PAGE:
Five years ago, JFF and the Harvard Graduate School of Education launched the Pathways to Prosperity Network, a collaboration of states and regions developing college and career pathways for all students. This national effort has grown significantly and now includes 14 states and regions. Since the Network's inception, state and regional leaders have made impressive progress in aligning K-12, postsecondary education, and the workforce. JFF's Nancy Hoffman and Bob Schwartz chronicle the Network's development––which they co-founded––in a new book, Learning for Careers: The Pathways to Prosperity Network (Harvard Education Press, 2017).
Learning for Careers provides a comprehensive account of the Pathways to Prosperity Network. It takes as its starting point the influential 2011 Pathways to Prosperity report, which challenged the prevailing idea that the core mission of high schools was to prepare all students for college. In response, the Network was founded in 2012 to promote cooperative arrangements between educational and business institutions in order to fashion pathways for young people to acquire twenty-first-century skills and achieve professional success.
This book traces the evolution of the Network over the past five years, focusing on the efforts of a diverse set of states and regions to build systems that span high school and the first two years of postsecondary education. States such as Delaware and Tennessee have been highly effective in establishing systems designed to equip students with credentials valued in the contemporary labor market. At the same time, the authors acknowledge the technical, political, and cultural challenges in redesigning career-focused education to produce satisfactory outcomes for young people throughout the country.
Learning for Careers offers a way forward for the millions of young people and employers that face a rapidly evolving and ever more competitive globalized workplace. This book will be essential reading for all who have a stake in educational and economic opportunity in the United States.
Praise for Learning for Careers
"Hoffman and Schwartz provide a thorough and thoughtful summary of how states are taking on the challenge of ensuring more students are career-ready–not just college-ready–and specifically prepared for high-growth and high-demand jobs."
— Candice McQueen, commissioner, Tennessee Department of Education
"This experience-packed, on-point book will sharpen our oft fumbling effort to make real the ‘career’ part of ‘college- and career-ready’ and furnish many more young Americans with a rigorous, respectable, and lucrative alternative to the ‘four-year degree for all’ goal."
— Chester E. Finn, Jr., distinguished senior fellow and president emeritus, Thomas B. Fordham Institute
"Pathways to Prosperity is giving thousands of Delaware young people the opportunity to learn valuable skills that will serve them well in the workplace. The best part is seeing how engaged these young people are as they think about their future."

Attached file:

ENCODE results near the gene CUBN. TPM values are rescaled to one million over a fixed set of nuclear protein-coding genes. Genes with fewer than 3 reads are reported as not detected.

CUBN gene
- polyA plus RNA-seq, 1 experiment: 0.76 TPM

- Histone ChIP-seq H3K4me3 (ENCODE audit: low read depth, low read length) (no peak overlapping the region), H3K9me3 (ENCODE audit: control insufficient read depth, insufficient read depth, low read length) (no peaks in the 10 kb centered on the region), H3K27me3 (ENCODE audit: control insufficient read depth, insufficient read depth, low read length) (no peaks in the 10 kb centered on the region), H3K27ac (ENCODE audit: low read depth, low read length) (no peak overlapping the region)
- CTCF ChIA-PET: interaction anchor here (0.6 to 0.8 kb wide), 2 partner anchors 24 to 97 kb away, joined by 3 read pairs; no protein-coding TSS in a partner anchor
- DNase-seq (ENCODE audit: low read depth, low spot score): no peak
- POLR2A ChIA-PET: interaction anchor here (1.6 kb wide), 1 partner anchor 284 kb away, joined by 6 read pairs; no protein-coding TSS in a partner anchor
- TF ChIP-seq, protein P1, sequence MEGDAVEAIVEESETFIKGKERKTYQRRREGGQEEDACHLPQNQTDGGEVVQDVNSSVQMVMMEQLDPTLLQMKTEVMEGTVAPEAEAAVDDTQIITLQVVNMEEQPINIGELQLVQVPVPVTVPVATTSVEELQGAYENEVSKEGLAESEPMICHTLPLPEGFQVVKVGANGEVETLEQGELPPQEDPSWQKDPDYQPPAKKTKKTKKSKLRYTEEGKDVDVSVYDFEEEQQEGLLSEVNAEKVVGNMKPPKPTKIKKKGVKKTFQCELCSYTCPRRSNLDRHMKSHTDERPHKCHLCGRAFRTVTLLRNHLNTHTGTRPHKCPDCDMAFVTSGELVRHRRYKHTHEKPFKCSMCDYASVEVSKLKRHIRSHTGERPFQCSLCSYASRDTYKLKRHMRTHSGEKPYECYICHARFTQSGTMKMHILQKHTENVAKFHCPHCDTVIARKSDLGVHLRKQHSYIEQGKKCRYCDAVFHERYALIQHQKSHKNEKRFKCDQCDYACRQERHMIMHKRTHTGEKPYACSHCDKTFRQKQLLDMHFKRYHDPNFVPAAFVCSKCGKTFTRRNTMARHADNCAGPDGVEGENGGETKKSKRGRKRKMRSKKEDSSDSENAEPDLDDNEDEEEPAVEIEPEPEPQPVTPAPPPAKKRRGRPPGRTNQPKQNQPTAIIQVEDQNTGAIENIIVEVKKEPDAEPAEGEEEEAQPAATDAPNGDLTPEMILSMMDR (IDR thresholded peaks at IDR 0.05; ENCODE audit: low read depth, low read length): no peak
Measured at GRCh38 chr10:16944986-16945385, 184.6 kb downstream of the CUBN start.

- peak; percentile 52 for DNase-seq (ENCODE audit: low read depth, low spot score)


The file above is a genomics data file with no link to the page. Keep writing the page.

— Jack Markell, governor of Delaware (2009–2017)
"Nancy Hoffman and Bob Schwartz's work constitutes the true definition of education reform in our country. They address one of America's fundamental challenges: How do we make public education much more relevant to the needs of the changing modern workforce? Their work is essential reading for everyone interested in how to smartly combine rigorous academics with real-world application."
— Ursula Renold, head of research division education systems, Swiss Economic Institute, ETH Zurich
"The 1990 report of the Commission on the Skills of the American Workforce strongly recommended that the United States greatly raise academic standards for all students and create a world-class work-based vocational education system. Instead, the United States raised standards for some while wrecking the vocational education system for many. This book describes what the country needs to do to get back on track."
— Marc Tucker, president, National Center on Education and the Economy
"What makes Learning for Careers special is that it offers a proven and promising approach to help young people launch into the labor-market with in-demand skills and credentials, and better prepare them for pursuing postsecondary degrees. The book is a story of how career and technical education can be elevated from a last resort to a first choice for young people."
— Andreas Schleicher, Special Advisor on Education Policy to the Secretary-General, and Director for Education and Skills, Organisation for Economic Co-operation and Development
About the Authors
Nancy Hoffman is a senior advisor at JFF and co-founder of the Pathways to Prosperity Network. Bob Schwartz is a senior fellow at JFF with a primary affiliation with the Harvard Graduate School of Education and is co-founder of the Pathways to Prosperity Network.